National Guard in Federal Raid Raises Questions

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   National Guard in Federal Raid Raises Questions

Posted by CN Staff on January 06, 2011 at 10:30:13 PT
By Todd A. Heywood 
Source: American Independent 

Lansing, MI -- On Nov. 30, the Drug Enforcement Agency raided a facility in Meridian Township. Along with ground forces, the Michigan National Guard provided two Blackhawk helicopters to assist in the operation.The facility was a joint growing operation by several registered patient caregivers. The caregivers decided to rent the facility to grow medical marijuana for their patients, and remove the drug from their homes.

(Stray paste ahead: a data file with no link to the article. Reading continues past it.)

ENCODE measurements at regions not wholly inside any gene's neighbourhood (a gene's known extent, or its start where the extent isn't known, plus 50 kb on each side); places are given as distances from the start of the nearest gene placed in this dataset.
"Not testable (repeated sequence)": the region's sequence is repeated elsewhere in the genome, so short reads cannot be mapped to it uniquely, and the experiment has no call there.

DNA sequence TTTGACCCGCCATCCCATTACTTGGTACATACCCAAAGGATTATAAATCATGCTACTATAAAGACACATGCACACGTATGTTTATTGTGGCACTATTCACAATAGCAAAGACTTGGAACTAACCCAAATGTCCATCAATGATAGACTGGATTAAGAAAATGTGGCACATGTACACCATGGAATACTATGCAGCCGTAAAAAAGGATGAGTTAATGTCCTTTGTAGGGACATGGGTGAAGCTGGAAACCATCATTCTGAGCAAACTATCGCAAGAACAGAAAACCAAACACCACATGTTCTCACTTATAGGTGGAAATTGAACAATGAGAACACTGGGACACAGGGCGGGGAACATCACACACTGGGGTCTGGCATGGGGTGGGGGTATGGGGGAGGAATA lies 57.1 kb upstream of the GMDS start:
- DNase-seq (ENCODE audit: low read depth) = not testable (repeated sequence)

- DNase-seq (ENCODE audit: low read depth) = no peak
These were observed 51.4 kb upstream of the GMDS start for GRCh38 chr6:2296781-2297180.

Dave Clark, an Okemos attorney representing one of the patient caregivers, told the City Pulse that his client and the others had done nothing illegal.“We were surprised there was even a warrant. Everything inside was legal under state law,” Clark said. “I’m sure it was 100 percent legal.”Clark and his client were not the only ones surprised by the raid. Meridian Township Police Chief Dave Hall tells Michigan Messenger that his department was never informed of the raid by federal authorities. Traditionally, when a law enforcement agency is going to be engaged in an action in another jurisdiction, they let the law enforcement from that jurisdiction know. This is done to prevent sending officers to the scene of a police action because of 9-1-1 calls.United States District Attorney Rene Shekmer of the Western District in Grand Rapids told the City Pulse that the raid was conducted at several locations, and agents seized 400 plants, as well as growing equipment.“Under federal law, there is no exemption for medical marijuana. Under Michigan law, there are limits and rules you have to follow,” Shekmer told the City Pulse. “As a broad brush, it does not appear they were (state-compliant) because of the number of plants.”Feds are also seeking information from the Michigan Department of Community Health about several medical marijuana caregivers. It is widely believed this subpoena, issued in June, is directed at the caregivers involved in the Meridian Township growing operation.But that conflict over whether or not the facilities were following Michigan law, also raises the questions about why the Michigan National Guard participated in the operation.“Our helicopters do not support action in violation of state laws. A warrant authorizing Guard air support was issued for the Meridian Township mission. We supported the mission,” says Angela Simpson, deputy public information officer for the Michigan National Guard.Simpson says in 2009 Guard assets were used to assist law enforcement in the seizure of 730,000 tablets of ecstasy, 607,865 pounds of illegal drugs (cocaine, heroin, hashish, crystal meth, opium, and others) and 107,480 pounds of marijuana. The counter-drug program’s focus is on prevention, education and apprehension support.The Blackhawk helicopters, Simpson said, were not armed, nor were National Guard personnel.Simpson also released an 80 page document from the Secretary of Defense which is the basis for the Guard’s involvement in federal government operations. Under those standing orders, Simpson says, the Guard can assist when presented with a warrant. Civilian leadership is not required to be briefed on those actions, or to approve them.Those orders also authorize the deployment of Guard units and assets in drug interdiction actions and outline specific rules of engagement including lethal force to protect lives.Former Gov. Jennifer Granholm’s office said last month that Granholm supported the actions of the National Guard, but declined to answer any specific questions.Gov. Rick Snyder’s office did not respond to multiple requests for comment on this situation.The ACLU of Michigan says it is too early to tell if the use of National Guard assets was legal, or if the DEA was right to conduct the raid.“This situation seems to raise more questions than answers. The federal government has a policy of not enforcing federal marijuana laws where state medical marijuana laws are being followed,” said Dan Korobkin, ACLU of Michigan staff attorney. “However, if a grow operation is being conducted outside of the confines of the MMMA, federal law enforcement may have reason to investigate and act.”Source: American Independent (NC)Author: Todd A. Heywood Published: January 6, 2011Copyright: 2011 The American Independent News NetworkContact: editor americanindependent.comURL: DEA Archives